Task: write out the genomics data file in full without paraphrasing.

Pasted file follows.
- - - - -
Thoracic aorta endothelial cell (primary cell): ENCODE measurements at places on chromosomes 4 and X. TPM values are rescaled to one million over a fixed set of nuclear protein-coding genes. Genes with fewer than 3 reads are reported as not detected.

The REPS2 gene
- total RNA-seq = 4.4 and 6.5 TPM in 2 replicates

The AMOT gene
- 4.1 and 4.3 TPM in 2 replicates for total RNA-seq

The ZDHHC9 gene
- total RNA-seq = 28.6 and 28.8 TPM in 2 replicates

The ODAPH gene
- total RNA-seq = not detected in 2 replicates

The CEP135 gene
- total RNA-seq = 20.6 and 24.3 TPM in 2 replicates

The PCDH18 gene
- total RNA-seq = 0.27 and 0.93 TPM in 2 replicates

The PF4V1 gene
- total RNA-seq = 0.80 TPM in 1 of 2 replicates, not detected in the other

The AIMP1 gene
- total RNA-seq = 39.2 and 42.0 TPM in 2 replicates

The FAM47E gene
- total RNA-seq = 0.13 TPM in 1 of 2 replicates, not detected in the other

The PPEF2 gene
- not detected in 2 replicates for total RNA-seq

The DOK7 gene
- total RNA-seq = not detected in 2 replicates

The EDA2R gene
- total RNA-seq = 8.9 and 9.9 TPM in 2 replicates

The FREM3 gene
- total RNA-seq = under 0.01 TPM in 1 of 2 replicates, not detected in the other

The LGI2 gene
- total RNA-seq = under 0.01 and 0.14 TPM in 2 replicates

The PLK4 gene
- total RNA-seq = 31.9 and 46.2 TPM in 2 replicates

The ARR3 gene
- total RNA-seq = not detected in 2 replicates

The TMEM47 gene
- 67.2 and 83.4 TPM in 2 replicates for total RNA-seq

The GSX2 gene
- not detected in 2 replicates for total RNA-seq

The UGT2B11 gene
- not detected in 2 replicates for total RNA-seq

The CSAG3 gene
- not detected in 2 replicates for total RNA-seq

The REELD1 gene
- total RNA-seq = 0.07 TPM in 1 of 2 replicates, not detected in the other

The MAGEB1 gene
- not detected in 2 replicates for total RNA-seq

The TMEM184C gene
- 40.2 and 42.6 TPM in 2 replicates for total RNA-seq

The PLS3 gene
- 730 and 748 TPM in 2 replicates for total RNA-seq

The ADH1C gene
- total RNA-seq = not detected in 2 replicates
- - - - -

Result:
Thoracic aorta endothelial cell (primary cell): ENCODE measurements at places on chromosomes 4 and X. TPM values are rescaled to one million over a fixed set of nuclear protein-coding genes. Genes with fewer than 3 reads are reported as not detected.

The REPS2 gene
- total RNA-seq = 4.4 and 6.5 TPM in 2 replicates

The AMOT gene
- 4.1 and 4.3 TPM in 2 replicates for total RNA-seq

The ZDHHC9 gene
- total RNA-seq = 28.6 and 28.8 TPM in 2 replicates

The ODAPH gene
- total RNA-seq = not detected in 2 replicates

The CEP135 gene
- total RNA-seq = 20.6 and 24.3 TPM in 2 replicates

The PCDH18 gene
- total RNA-seq = 0.27 and 0.93 TPM in 2 replicates

The PF4V1 gene
- total RNA-seq = 0.80 TPM in 1 of 2 replicates, not detected in the other

The AIMP1 gene
- total RNA-seq = 39.2 and 42.0 TPM in 2 replicates

The FAM47E gene
- total RNA-seq = 0.13 TPM in 1 of 2 replicates, not detected in the other

The PPEF2 gene
- not detected in 2 replicates for total RNA-seq

The DOK7 gene
- total RNA-seq = not detected in 2 replicates

The EDA2R gene
- total RNA-seq = 8.9 and 9.9 TPM in 2 replicates

The FREM3 gene
- total RNA-seq = under 0.01 TPM in 1 of 2 replicates, not detected in the other

The LGI2 gene
- total RNA-seq = under 0.01 and 0.14 TPM in 2 replicates

The PLK4 gene
- total RNA-seq = 31.9 and 46.2 TPM in 2 replicates

The ARR3 gene
- total RNA-seq = not detected in 2 replicates

The TMEM47 gene
- 67.2 and 83.4 TPM in 2 replicates for total RNA-seq

The GSX2 gene
- not detected in 2 replicates for total RNA-seq

The UGT2B11 gene
- not detected in 2 replicates for total RNA-seq

The CSAG3 gene
- not detected in 2 replicates for total RNA-seq

The REELD1 gene
- total RNA-seq = 0.07 TPM in 1 of 2 replicates, not detected in the other

The MAGEB1 gene
- not detected in 2 replicates for total RNA-seq

The TMEM184C gene
- 40.2 and 42.6 TPM in 2 replicates for total RNA-seq

The PLS3 gene
- 730 and 748 TPM in 2 replicates for total RNA-seq

The ADH1C gene
- total RNA-seq = not detected in 2 replicates